by Milton Whitfield and Jayna Genti
The number of cyberattacks in Virginia since January of last year is roughly one attack every four seconds. According to a 2016 Cost of Data Breach Study of the Ponemon Institute, which conducts independent research on data protection, malicious or criminal attacks continue to be the primary cause of data breaches nationwide. According to the study, fifty percent of incidents involved a malicious or criminal attack, 23 percent were caused by negligent employees, and 27 percent involved system glitches which included both IT and business process failures. (The study is available at https://securityintelligence.com/media/2016-cost-data-breach-study/.)
To help you deal with this very real concern for all Virginia business and governmental entities, we shall be exploring in this and the next three issues of the Virginia Employment Law Letter (1) the financial costs of data breaches and steps you can take to improve your data protection procedures, (2) Virginia’s legal requirements for notifying consumers and other affected individuals of a data breach, (3) the federal laws that may be impacted by a data breach and the legal avenues of redress you have against the perpetrators, and (4) the recent cybersecurity initiatives being undertaken by Virginia Governor Terry McAuliffe. First, let’s turn to the monetary impact a data breach may inflict upon your operations.
Data Breach Costs
The Ponemon Institute study not only documents the prevalence of data breaches and their causes, but also the monetary consequences of a breach. According to the study, the increase in data breach costs, in large measure, is due to an increase in three types of expenditures:
- Notification costs. These include, for example, costs associated creating a contact database, determining all regulatory requirements, engaging outside experts, postal expenditures, secondary mail contacts, and inbound communication set-up.
- Post data breach costs. These costs encompass help desk activities, inbound communications, special investigative activities, remediation activities, legal expenditures, product discounts, identity protection services, and regulatory interventions.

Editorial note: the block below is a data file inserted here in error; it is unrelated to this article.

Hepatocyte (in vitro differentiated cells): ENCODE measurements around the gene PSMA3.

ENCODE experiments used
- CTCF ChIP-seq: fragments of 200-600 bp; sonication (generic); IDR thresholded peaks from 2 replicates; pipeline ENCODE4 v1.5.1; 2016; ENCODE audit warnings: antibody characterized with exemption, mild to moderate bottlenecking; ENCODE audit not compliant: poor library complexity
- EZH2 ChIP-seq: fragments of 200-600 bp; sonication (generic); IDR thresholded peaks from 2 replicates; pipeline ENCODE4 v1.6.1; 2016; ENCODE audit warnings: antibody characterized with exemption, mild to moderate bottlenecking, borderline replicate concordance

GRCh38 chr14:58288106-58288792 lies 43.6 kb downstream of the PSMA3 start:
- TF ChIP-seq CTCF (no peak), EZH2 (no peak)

- Lost business costs. These costs arise from abnormal turnover of customers, increased customer acquisition activities, reputation losses, and diminished goodwill.
Mitigating the Damage
Fortunately, there are steps you can take to mitigate the harm from cyberattacks. The Ponemon Institute report found that you can reduce the cost of data breaches by instituting improvements in your data governance programs and investing in certain data loss prevention controls and activities. Accordingly, as part of your data governance program, you should consider (1) implementing an incident response plan, (2) appointing a Chief Information Security Officer (“CISO”), (3) creating employee training and awareness programs, and (4) developing a business continuity management strategy.
The cost of a data breach also can be reduced when you participate with other business in the sharing of information about cyber threats and attacks. Installing data loss prevention technologies, such as encryption and endpoint security solutions, also can help prevent data breaches in the first place.
If these measures are not successful and a data breach occurs, you have a number of legal obligations, particularly under Virginia law to notify affected individuals. Next month, we shall be exploring what those obligations entail.
Editor’s Note: Prior articles in the Law Letter discussing cybersecurity include “Feeling Insecure? Understand Notice Requirements Under State Security Breach Laws” (December, 2014) and “Hackers Gonna Hack: Know the Security Threats Facing Your Business” (July, 2015).
Milton Whitfield is a partner at DiMuroGinsberg, P.C. and an experienced business lawyer who specializes in representing companies in complex corporate and technology transactions, including outsourcing and licensing of business processes, information technology, and related sourcing services. He also advises companies on various energy, government contract, regulatory, and transaction matters. Milton may be contacted at firstname.lastname@example.org. Jayna Genti is an attorney with DiMuroGinsberg, P.C., and a former federal law clerk for U.S. Magistrate Judges Michael S. Nachmanoff and T. Rawles Jones, Jr., of the Eastern District of Virginia and U.S. District Judge David Briones of the Western District of Texas.
Published in the March, 2017 Virginia Employment Law Letter by BLR Publishing
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